Go into bin32 folder and you’ll see 9 files that start with pdf and have file extensions of .exe. Each of these files can do things [Pro tip – pdftotext is excellent, as is pdfinfo, we don’t give the others as much love and attention as we probably should].

          These are all commandline tools and so are inert in Windows GUI world. That’s ok.

          Go back up one directory and then go into doc (ie C:XPDFdoc) and you’ll see that there are 12 files, of which 11 are text files. These are the help / usage / documentation files.

          Go ahead and open up pdfinfo.txt. Amongst lots and lots of [at first glance probably cryptic] instructions, what it is simply saying is that the usage of this is:
          pdfinfo [options] [PDF-file]

          To keep it simple what it is saying is you need to call upon pdfinfo from the commandline, then you tell it a PDF filename. Easy peasey.

          Ok, go back to Windows Explorer and C:XPDF, and create a sub-directory called A. ie C:XPDFA. Go and grab a simple PDF that isn’t encyrpted. Lets pretend that your PDF file is called B.pdf, and copy and paste B.pdf into C:XPDFA ie the A folder contains a single file B.pdf.

          Go up one directory to C:XPDF and click in the address bar and type CMD.exe.
          you’ll see that the command prompt launches and is patiently sitting at the location of C:XPDF.

          Now its going to get a little bit complex. What we want to do is to call up pdfinfo.exe and get it to look at the file B.pdf. The conundrum is that pdfinfo.exe is in a directory bin32pdfinfo.exe and B.pdf is in a directory AB.pdf.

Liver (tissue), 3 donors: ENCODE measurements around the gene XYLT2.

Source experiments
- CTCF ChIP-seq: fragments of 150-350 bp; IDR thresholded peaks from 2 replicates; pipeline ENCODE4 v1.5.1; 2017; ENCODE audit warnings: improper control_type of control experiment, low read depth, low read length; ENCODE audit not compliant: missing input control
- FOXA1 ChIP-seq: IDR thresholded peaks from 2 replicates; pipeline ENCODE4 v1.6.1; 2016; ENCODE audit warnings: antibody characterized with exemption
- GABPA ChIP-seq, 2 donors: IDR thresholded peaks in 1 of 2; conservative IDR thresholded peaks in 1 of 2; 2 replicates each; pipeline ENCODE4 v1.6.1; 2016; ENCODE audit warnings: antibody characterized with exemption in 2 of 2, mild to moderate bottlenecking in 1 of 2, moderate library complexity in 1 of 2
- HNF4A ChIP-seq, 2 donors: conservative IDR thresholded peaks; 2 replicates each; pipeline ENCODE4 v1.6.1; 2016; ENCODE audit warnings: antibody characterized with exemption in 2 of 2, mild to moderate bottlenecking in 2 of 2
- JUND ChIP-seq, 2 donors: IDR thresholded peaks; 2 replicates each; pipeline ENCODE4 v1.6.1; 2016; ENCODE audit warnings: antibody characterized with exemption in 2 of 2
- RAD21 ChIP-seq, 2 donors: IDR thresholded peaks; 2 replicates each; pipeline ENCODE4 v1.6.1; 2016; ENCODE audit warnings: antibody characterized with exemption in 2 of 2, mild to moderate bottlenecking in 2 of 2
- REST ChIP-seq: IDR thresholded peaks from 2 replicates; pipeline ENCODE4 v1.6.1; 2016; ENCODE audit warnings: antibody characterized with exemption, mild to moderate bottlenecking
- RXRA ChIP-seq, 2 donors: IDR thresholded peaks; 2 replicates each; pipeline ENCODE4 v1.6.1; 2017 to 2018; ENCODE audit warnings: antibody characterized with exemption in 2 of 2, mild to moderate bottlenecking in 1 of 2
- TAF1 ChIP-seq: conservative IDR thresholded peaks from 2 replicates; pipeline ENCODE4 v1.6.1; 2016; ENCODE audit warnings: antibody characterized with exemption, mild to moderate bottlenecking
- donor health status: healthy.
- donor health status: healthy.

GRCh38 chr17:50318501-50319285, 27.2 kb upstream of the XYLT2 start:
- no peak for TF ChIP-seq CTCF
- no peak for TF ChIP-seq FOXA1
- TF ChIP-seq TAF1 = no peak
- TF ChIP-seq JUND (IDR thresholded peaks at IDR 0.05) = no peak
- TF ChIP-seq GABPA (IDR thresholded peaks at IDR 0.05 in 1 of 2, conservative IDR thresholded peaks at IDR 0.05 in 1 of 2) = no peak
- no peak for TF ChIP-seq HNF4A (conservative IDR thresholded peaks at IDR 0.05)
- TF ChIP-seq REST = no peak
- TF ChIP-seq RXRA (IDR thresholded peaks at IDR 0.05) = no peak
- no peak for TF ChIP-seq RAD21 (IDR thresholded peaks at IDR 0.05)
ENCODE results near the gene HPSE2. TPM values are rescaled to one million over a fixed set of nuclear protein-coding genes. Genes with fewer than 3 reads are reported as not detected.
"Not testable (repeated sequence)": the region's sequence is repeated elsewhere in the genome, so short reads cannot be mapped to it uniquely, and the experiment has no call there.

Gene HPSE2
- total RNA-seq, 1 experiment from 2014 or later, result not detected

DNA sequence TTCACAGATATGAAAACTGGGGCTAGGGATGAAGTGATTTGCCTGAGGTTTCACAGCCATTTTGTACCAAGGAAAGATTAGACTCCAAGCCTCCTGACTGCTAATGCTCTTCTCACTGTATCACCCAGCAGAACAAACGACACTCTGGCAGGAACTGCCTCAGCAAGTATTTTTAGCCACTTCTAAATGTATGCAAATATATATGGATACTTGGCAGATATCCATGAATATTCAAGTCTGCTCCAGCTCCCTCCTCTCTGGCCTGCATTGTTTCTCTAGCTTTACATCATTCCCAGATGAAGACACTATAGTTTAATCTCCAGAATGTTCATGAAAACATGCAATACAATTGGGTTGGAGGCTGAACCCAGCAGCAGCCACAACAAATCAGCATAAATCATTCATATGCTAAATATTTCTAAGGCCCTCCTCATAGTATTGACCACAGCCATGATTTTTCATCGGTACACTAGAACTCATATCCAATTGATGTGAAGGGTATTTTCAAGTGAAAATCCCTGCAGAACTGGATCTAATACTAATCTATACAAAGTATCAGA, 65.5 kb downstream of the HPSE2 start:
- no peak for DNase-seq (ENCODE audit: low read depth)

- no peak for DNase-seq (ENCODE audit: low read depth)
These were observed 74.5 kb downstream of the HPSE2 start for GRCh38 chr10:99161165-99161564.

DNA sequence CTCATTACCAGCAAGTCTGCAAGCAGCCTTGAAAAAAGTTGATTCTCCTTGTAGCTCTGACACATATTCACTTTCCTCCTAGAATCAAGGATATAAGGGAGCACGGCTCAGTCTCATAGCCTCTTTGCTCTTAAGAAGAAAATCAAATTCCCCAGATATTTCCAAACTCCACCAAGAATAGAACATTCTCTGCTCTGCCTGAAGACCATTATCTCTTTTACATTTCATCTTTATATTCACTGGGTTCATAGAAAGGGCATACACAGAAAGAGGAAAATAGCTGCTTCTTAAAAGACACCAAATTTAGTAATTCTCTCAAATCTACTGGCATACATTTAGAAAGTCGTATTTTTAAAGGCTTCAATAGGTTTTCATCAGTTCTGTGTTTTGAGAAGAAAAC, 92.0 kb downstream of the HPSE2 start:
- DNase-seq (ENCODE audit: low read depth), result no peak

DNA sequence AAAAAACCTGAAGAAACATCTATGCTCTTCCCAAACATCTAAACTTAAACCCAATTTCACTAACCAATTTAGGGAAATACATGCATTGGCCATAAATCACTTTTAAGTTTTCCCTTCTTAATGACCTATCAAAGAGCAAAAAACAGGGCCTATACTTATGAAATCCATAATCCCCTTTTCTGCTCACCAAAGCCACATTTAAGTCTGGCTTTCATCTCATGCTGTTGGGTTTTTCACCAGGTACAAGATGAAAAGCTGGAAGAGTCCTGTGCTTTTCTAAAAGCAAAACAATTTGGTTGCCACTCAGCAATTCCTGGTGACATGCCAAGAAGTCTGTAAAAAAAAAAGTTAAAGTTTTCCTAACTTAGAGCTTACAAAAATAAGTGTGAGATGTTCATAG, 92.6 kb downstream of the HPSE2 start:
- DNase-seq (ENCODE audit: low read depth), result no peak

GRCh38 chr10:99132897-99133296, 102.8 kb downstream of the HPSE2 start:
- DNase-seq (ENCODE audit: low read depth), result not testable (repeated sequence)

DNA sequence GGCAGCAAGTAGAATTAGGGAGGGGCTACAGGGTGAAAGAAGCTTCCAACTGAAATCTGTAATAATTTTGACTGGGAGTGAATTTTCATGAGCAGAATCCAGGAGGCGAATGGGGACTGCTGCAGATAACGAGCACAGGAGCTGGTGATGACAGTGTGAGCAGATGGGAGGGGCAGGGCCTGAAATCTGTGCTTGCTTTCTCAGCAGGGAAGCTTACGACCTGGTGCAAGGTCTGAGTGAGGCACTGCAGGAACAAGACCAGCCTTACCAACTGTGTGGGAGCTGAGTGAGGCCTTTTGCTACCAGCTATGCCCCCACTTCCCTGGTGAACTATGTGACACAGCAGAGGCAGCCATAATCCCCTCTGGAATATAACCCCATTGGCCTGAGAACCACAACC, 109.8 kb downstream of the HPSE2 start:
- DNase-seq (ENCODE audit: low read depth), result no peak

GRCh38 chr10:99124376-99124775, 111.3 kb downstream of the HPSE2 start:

So, our usage is:
          bin32pdfinfo.exe AB.pdf

          I then get returned the metadata on-screen from B.pdf. This is nice, however I need it in a text file. So change the syntax above to:
          bin32pdfinfo.exe AB.pdf >B-metadata.txt

          Run that and if you have a look at C:XPDF you’ll see a new file called B-metadata.txt. Open it up and you can see that it has the metadata.

          This is all well and good, however its quite tricky to do this for large volumes of files. Not impossible just tricky.

          Note – if you weren’t able to launch cmd.exe from Windows explorer, launch it from the start menu – when I do this it goes to C:usersmatthew, what you then want is to type CD….XPDF which is saying change directory, go up one level, go up another level then go into XPDF.

          To take it to the next level, you can write a script to do all this so that you don’t need to do it manually. Roughly the steps would be:
          create a directory listing of the PDF files, ideally they should all be in the same directory. If the file names or directories have spaces in their names ie docs for affidavitabc 001.pdf and def 002.pdf, then you need to wrap the directory and file names in double quotes.

          Hope this helps.
          Phew – that was hectic.

          • Betsy Horn

            Thank you so much for your help. This is incredibly nice of you!